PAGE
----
After an extra four days in the Balinese sun because of a cancelled flight, we were pretty excited to start our Australian adventure. Jetstar obviously wasn’t too thrilled with that prospect, because five hours before our rescheduled flight was due to leave, we learnt our flight had been cancelled yet again! Jetstar told us they could put us on the next flight to Cairns in 2 days time, or they could route us through Melbourne. As Jetstar weren’t willing to pay to put us for the next 2 nights, we decided to fly to Cairns via Melbourne.
We boarded the flight in Bali in the 26 degree heat and touched down in a VERY cold, grey Melbourne. 😦 Having spent a LOT of my undergraduate life watching ‘Nothing to Declare’, I was well prepared for the customs debacle at Melbourne International Airport. I feel cheated; no one swabbed my bags for drugs, no one confiscated any weird food, no one took my walking boots to quarantine, and no questioned me about my ‘plans’ for Australia. It was pretty disappointing actually. Just four hours in Melbourne gave us a taste of just how expensive Australia was going to be. Gone are our cheap delicious meals at Warung Makun, and hello 4 pounds for a tiny croissant! I was in the mood for a magazine to kill time before our next flight and that was even $12 aussie dollars! We were feeling pretty anxious at just how much money Australia was going to cost us.
When we finally arrived in Cairns we expected to find clear skies and sunshine, but it was cold and raining (I thought the Balinese weather would follow us for some reason!). We’d arranged an airport transfer to the hostel and waited 45 minutes for it to turn up. When it finally did arrive we were greeted by this crazy Australian driver who shouted at me for not being there earlier. He couldn’t quite understand that the flight had been a little late AND we’d been waiting for him for 45 minutes. There were a group of guys on our bus and the driver couldn’t drop them in front of their hotel because of the Ironman Race, so one of the guys said to him, ‘no worries, we’ll try and find it with our GPS’. The bus driver lost it and said, ‘You don’t need a friggin’ GPS to get there, it’s right next to the cafe’… Welcome to Australia.
When we arrived at Tropic Days hostel it suddenly hit us that we’d have to start getting serious and look for a work. We decided to hold off on our job search until the following day and went into town to see what the city of Cairns had to offer. On first impressions Cairns was…. awful. It looked like a suburban American town with outdated shops signs and tourist tat (HAHA).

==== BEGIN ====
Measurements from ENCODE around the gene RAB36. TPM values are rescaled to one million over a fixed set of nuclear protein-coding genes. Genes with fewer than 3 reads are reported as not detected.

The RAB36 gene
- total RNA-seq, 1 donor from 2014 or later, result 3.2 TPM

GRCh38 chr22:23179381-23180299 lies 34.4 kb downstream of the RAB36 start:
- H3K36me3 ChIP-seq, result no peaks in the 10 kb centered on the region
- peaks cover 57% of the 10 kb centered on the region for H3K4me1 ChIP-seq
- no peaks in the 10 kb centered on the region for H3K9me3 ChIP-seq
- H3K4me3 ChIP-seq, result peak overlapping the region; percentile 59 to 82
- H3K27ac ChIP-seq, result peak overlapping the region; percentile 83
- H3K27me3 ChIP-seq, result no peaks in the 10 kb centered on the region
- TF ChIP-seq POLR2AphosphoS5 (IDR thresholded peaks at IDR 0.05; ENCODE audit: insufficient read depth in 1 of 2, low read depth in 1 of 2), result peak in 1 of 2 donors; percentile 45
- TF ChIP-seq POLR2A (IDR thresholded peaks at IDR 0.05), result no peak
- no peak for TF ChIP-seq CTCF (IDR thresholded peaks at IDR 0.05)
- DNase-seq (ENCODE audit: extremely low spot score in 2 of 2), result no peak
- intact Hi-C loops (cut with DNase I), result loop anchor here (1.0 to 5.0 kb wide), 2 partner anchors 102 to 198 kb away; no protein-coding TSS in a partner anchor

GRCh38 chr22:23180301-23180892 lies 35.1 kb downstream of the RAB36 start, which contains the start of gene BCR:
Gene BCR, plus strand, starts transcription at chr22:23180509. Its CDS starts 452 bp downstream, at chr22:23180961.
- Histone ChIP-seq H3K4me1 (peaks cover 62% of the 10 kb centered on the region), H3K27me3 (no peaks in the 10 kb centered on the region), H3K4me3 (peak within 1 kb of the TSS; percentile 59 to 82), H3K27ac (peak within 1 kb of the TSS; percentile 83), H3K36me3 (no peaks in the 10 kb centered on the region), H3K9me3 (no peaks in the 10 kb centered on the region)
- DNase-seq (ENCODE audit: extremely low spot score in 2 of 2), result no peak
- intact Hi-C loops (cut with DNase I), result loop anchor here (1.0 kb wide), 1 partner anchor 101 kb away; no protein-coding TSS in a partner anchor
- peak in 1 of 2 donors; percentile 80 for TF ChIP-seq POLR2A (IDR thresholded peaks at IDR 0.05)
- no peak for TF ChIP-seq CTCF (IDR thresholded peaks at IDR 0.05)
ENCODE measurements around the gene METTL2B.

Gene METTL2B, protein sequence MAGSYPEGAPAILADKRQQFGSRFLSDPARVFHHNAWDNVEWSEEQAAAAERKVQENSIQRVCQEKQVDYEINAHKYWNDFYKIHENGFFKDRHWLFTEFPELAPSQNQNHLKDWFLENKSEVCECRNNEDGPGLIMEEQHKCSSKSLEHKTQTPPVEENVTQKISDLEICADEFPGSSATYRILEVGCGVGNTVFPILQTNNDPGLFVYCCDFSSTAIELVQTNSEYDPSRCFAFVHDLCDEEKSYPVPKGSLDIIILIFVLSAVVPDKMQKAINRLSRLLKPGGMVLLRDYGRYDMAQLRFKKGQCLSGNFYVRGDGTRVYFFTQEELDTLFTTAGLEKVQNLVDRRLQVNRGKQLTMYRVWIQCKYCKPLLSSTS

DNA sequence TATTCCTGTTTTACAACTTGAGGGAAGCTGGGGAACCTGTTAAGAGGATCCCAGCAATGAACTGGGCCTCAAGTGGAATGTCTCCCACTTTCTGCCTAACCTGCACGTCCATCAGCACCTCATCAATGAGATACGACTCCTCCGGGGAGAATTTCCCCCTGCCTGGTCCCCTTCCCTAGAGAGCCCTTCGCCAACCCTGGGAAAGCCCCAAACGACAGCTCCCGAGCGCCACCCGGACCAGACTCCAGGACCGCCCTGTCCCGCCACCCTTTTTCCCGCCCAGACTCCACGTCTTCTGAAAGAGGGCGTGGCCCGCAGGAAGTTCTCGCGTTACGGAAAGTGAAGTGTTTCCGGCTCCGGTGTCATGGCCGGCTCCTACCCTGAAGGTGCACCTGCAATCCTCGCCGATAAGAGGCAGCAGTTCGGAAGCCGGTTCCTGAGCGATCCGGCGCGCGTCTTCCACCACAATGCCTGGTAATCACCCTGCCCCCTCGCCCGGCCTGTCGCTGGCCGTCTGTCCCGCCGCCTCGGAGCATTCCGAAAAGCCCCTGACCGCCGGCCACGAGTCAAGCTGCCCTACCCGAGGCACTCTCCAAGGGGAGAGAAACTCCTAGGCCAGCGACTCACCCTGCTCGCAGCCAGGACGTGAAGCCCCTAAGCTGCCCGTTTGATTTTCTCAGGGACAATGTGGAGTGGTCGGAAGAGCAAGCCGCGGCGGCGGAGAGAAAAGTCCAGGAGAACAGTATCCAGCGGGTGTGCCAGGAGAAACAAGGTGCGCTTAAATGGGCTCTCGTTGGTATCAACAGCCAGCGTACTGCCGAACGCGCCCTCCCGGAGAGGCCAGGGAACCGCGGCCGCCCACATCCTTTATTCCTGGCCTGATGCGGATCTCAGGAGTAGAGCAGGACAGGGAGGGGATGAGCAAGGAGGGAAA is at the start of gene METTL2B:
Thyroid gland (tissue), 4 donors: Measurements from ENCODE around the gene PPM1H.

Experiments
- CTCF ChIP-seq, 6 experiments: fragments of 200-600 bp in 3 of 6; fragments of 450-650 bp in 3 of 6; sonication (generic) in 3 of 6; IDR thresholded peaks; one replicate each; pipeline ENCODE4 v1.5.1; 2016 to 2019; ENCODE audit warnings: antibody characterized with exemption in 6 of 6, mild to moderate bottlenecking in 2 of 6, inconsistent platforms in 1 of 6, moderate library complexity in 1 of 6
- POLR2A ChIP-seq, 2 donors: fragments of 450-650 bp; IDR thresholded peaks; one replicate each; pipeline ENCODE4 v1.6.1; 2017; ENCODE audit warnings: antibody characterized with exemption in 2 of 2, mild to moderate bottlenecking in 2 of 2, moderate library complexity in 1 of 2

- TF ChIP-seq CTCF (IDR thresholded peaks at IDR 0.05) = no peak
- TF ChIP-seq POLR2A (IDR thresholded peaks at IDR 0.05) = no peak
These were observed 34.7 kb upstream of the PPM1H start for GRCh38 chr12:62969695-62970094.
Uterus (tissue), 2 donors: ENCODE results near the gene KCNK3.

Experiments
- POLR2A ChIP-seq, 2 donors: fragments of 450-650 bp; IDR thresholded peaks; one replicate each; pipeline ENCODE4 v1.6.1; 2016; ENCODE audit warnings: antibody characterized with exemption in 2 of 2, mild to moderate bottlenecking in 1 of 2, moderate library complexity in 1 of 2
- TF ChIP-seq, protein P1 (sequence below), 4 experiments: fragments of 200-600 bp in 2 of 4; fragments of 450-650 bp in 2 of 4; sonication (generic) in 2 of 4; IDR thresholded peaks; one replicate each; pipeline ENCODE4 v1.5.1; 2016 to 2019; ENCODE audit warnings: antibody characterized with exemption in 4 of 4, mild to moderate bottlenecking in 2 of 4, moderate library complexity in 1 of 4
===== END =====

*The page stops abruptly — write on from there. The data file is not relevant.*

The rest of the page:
We then walked to Woolworths (supermarket) to see how much food was…
A loaf of bread was about $4
2 small chicken breasts were a minimum $10
2 small bananas $3
A small chocolate bar $3
Needless to say everything was pretty pricey! We bought some supplies and headed back to the hostel where we collapsed on our beds to sleep after the grueling 15-hour journey from Bali to Cairns, a trip that should have taken 5 hours max.
The following day we decided to head back into the city to see what it was like during the day time. It had a huge ‘lagoon’ (essentially an outdoor public pool), a shopping centre, an art gallery, and an esplanade with lots of shops and restaurants. There were so many restaurants that finding work looked promising. We returned to the hostel for its famous ‘All Australian BBQ’ to sample some crocodile, emu and kangaroo. There were about 70 backpackers at the hostel and it was a pretty amusing night to say the least. The BBQ was hosted by the hostel’s owner, Gabe, and he was full of hilarious stories and everyone sat on the edge of their seats listening to every word he said. He told us how his mother and father had been hippies or gypsies, and had travelled all around the world having children in different countries. We then all queued up and were given some croc, emu and kangaroo to try. Before we tried the croc everyone said the ‘tastes likes chicken’ thing, but I actually thought it tasted quite different to chicken. The crocodile was a lot denser and chewier than chicken, and had a slight fishy taste.
We got chatting with the people on our table and everyone was pretty much in the same boat as us – working holiday visa. There were two Chinese students on our table and they were mesmerized with the concept of the working holiday visa, and couldn’t comprehend how our families could let us go away for a year and not get a proper job (haha!). He was really jealous that we could have the opportunity to travel around the world and visit all these amazing places. I told him that not all my family understood my decision, but hey! We met one girl who’d quit her job as a nurse 2 weeks before, rented her house and sold her car so that she could travel around the world with her boyfriend. She couldn’t bear to be without him for a year, so she decided to go with him!
After enjoying our Australian feast, we were given another ‘Australian experience’ – a didgeridoo lesson. Gabe gave us a basic introduction into the didgeridoo and to be good at it you basically had to be able to blow a raspberry for as long as possible. After practising the motions for a while, Gabe asked three people to come forward and perform the didgeridoo in front of everyone. Three people came forward and they had to choose their choice of didgeridoo from a traditional didgeridoo, a white pipe… and a hoover. Gabe told us how he was very annoyed to find the hoover in the bin one day – didn’t she know it would make a fantastic didgeridoo?! The three didgeridoo volunteers were absolutely awful.
We spent the next couple of days setting up bank accounts, applying for tax file numbers and printing our CVs. After 3 days at Tropic Days it was time to move to the suburbs to do the Help X programme with an Australian family that we’d found.